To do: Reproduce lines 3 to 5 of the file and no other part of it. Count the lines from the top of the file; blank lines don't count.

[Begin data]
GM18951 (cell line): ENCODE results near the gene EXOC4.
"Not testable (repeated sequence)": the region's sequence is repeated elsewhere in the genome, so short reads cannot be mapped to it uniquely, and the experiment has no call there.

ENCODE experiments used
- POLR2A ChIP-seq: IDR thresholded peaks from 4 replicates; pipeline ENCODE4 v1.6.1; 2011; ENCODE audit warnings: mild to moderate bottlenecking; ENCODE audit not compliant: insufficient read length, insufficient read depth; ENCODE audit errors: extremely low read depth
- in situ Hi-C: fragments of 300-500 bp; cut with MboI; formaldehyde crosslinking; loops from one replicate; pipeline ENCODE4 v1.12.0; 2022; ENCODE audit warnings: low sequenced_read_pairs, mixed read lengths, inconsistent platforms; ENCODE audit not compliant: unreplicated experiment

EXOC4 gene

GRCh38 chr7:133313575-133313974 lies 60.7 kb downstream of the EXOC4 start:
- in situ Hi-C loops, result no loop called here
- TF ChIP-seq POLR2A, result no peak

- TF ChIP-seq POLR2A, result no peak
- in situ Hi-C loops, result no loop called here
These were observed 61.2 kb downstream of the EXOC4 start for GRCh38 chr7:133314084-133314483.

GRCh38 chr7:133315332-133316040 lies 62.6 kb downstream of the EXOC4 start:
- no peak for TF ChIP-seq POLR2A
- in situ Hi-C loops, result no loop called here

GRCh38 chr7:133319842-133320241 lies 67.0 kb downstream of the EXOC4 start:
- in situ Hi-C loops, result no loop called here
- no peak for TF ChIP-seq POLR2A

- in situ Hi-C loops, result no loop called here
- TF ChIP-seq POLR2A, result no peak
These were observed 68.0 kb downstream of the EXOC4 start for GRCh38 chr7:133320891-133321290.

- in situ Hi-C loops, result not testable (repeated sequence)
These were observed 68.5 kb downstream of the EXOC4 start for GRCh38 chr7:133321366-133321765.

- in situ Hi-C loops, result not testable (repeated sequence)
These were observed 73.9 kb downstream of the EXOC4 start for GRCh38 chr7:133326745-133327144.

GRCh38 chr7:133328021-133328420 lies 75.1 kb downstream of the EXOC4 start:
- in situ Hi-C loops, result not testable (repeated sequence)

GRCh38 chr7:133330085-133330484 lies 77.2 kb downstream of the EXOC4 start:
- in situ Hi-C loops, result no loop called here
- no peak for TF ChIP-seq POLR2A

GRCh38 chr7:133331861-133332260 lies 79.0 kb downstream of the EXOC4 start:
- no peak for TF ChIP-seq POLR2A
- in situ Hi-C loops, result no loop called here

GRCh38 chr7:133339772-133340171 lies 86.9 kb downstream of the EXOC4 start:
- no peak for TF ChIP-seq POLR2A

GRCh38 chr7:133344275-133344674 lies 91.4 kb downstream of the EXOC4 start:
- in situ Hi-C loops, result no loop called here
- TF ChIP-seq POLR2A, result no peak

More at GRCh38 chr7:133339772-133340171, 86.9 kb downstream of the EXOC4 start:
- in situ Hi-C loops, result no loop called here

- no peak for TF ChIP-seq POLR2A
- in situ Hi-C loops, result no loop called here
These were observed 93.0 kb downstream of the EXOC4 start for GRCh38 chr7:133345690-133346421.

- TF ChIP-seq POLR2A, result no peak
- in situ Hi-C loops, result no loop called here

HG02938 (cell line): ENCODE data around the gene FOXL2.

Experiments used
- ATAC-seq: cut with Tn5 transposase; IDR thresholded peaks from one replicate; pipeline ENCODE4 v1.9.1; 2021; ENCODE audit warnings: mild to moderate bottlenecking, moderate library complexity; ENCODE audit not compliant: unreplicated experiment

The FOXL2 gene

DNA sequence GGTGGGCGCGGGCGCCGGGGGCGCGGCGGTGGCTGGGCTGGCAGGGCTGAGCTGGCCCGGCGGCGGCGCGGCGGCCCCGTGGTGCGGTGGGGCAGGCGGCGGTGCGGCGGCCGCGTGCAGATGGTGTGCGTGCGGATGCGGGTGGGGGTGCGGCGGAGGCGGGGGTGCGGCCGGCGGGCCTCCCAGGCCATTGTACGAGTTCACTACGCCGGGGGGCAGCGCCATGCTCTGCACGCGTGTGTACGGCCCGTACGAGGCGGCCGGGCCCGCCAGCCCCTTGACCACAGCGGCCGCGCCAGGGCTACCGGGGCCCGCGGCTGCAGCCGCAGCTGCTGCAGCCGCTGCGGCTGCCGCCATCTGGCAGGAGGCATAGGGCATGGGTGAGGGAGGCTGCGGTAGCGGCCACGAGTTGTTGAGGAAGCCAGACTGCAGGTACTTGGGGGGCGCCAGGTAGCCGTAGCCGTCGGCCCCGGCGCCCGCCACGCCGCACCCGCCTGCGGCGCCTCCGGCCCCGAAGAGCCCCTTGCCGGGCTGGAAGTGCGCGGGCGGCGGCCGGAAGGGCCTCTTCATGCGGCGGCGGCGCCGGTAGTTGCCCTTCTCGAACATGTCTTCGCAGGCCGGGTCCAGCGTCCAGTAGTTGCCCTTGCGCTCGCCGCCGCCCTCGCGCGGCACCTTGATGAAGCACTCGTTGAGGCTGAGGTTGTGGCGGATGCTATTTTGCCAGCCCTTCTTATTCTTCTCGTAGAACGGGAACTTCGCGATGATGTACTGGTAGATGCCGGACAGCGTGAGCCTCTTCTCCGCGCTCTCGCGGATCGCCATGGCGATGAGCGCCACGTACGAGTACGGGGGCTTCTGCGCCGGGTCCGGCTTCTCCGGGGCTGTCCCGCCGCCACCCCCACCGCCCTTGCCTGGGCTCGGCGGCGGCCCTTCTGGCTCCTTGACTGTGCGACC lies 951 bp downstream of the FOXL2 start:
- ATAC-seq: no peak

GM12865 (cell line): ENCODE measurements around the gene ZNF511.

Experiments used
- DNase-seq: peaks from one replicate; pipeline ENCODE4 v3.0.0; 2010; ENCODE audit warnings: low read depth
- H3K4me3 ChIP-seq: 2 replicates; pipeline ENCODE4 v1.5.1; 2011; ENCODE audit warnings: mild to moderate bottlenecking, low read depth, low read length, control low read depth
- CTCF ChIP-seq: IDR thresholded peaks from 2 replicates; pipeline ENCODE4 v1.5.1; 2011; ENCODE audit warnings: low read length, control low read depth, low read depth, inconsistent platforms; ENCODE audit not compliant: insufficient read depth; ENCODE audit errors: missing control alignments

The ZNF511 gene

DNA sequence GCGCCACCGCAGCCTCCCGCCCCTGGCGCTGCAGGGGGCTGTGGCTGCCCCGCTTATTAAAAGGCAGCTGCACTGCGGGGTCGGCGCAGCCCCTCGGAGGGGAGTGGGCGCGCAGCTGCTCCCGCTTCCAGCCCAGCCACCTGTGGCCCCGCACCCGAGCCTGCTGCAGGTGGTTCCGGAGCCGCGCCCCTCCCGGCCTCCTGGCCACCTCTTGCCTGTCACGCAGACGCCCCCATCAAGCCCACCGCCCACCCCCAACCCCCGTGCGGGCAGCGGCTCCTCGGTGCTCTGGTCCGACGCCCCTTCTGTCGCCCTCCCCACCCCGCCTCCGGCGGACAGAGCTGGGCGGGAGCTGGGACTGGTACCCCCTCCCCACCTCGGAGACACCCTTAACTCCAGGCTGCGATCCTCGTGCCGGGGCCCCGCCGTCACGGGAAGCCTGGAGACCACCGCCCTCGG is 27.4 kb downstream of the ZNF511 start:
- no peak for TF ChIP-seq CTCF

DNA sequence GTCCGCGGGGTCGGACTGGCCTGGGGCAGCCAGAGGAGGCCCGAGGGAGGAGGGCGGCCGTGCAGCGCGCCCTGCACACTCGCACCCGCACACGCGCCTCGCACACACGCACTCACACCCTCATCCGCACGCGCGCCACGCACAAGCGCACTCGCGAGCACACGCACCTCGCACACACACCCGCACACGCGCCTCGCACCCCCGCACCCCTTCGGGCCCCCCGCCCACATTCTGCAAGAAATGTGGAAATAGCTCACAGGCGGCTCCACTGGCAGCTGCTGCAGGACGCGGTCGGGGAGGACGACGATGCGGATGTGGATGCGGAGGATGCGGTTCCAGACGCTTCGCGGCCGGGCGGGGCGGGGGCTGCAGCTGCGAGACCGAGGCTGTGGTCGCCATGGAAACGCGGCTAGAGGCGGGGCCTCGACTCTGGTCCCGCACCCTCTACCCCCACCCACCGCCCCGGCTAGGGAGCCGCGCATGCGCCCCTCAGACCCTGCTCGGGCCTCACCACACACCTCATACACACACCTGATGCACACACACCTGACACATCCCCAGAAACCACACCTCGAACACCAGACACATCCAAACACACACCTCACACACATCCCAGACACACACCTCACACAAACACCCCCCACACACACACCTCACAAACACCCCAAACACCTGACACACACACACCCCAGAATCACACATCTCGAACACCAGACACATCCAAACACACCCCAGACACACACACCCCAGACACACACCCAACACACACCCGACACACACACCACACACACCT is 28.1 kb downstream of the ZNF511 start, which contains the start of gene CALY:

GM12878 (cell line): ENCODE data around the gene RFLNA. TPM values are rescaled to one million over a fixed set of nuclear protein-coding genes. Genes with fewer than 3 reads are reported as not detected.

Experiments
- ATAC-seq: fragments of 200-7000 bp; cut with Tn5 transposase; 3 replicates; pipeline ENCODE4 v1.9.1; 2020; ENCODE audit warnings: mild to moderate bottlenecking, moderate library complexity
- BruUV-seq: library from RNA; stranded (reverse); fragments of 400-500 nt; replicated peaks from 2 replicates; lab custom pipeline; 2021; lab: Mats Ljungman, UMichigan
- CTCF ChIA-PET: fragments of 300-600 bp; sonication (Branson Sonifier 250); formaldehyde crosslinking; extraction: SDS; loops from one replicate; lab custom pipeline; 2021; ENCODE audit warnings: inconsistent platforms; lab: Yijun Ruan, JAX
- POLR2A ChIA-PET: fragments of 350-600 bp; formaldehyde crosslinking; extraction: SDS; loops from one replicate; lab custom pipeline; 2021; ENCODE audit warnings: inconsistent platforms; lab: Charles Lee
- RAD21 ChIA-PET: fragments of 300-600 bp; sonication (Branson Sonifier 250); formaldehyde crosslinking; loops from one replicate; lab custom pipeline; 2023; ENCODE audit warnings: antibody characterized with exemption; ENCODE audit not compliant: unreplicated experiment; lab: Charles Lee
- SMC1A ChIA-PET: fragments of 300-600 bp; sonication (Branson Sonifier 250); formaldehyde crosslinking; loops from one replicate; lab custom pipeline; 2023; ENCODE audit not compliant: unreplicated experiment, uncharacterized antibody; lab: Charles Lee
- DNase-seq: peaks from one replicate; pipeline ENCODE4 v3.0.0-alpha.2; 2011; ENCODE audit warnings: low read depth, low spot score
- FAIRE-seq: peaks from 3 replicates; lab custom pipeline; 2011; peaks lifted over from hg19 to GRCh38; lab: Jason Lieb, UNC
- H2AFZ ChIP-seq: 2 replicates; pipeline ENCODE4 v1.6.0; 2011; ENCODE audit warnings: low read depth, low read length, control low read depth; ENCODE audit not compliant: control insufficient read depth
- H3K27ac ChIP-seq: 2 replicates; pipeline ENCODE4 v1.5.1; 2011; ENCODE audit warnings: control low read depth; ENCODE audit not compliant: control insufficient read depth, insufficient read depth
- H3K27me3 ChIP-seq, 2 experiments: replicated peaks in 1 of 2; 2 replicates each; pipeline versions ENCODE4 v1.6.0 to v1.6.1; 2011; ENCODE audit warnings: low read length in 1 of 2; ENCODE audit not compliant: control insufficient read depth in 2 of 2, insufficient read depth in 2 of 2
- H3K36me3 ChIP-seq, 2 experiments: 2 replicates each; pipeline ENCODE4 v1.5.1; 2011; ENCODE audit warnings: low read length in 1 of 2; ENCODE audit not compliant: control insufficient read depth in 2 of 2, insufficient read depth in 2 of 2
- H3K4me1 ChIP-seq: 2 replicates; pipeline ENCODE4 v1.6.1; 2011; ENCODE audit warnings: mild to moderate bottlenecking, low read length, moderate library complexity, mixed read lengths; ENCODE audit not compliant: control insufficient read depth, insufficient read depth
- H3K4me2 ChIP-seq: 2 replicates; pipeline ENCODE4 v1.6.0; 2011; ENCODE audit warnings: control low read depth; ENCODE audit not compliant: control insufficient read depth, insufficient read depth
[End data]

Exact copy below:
ENCODE experiments used
- POLR2A ChIP-seq: IDR thresholded peaks from 4 replicates; pipeline ENCODE4 v1.6.1; 2011; ENCODE audit warnings: mild to moderate bottlenecking; ENCODE audit not compliant: insufficient read length, insufficient read depth; ENCODE audit errors: extremely low read depth
- in situ Hi-C: fragments of 300-500 bp; cut with MboI; formaldehyde crosslinking; loops from one replicate; pipeline ENCODE4 v1.12.0; 2022; ENCODE audit warnings: low sequenced_read_pairs, mixed read lengths, inconsistent platforms; ENCODE audit not compliant: unreplicated experiment